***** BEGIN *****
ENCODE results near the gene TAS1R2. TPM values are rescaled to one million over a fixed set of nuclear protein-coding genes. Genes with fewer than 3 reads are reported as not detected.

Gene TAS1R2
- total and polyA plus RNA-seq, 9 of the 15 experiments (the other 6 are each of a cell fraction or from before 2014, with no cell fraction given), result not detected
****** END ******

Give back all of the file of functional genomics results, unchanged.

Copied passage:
ENCODE results near the gene TAS1R2. TPM values are rescaled to one million over a fixed set of nuclear protein-coding genes. Genes with fewer than 3 reads are reported as not detected.

Gene TAS1R2
- total and polyA plus RNA-seq, 9 of the 15 experiments (the other 6 are each of a cell fraction or from before 2014, with no cell fraction given), result not detected